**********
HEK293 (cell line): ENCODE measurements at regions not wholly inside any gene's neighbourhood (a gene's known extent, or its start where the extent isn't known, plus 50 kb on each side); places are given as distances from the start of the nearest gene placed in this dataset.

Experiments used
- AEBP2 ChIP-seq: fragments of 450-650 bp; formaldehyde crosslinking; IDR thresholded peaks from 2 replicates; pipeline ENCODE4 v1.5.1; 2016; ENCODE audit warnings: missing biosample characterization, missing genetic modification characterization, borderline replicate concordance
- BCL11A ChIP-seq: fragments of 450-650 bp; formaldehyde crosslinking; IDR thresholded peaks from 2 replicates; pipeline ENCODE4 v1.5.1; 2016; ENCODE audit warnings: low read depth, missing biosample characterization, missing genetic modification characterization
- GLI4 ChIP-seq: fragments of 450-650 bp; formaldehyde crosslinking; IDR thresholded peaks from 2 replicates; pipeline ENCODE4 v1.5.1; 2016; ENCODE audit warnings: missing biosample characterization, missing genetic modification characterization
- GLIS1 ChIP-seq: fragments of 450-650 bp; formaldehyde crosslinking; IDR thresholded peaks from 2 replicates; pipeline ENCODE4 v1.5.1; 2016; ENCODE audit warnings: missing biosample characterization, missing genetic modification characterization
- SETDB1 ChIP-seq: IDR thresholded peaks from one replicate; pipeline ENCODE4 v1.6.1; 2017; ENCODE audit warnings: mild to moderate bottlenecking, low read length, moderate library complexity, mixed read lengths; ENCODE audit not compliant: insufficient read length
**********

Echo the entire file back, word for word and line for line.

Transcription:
HEK293 (cell line): ENCODE measurements at regions not wholly inside any gene's neighbourhood (a gene's known extent, or its start where the extent isn't known, plus 50 kb on each side); places are given as distances from the start of the nearest gene placed in this dataset.

Experiments used
- AEBP2 ChIP-seq: fragments of 450-650 bp; formaldehyde crosslinking; IDR thresholded peaks from 2 replicates; pipeline ENCODE4 v1.5.1; 2016; ENCODE audit warnings: missing biosample characterization, missing genetic modification characterization, borderline replicate concordance
- BCL11A ChIP-seq: fragments of 450-650 bp; formaldehyde crosslinking; IDR thresholded peaks from 2 replicates; pipeline ENCODE4 v1.5.1; 2016; ENCODE audit warnings: low read depth, missing biosample characterization, missing genetic modification characterization
- GLI4 ChIP-seq: fragments of 450-650 bp; formaldehyde crosslinking; IDR thresholded peaks from 2 replicates; pipeline ENCODE4 v1.5.1; 2016; ENCODE audit warnings: missing biosample characterization, missing genetic modification characterization
- GLIS1 ChIP-seq: fragments of 450-650 bp; formaldehyde crosslinking; IDR thresholded peaks from 2 replicates; pipeline ENCODE4 v1.5.1; 2016; ENCODE audit warnings: missing biosample characterization, missing genetic modification characterization
- SETDB1 ChIP-seq: IDR thresholded peaks from one replicate; pipeline ENCODE4 v1.6.1; 2017; ENCODE audit warnings: mild to moderate bottlenecking, low read length, moderate library complexity, mixed read lengths; ENCODE audit not compliant: insufficient read length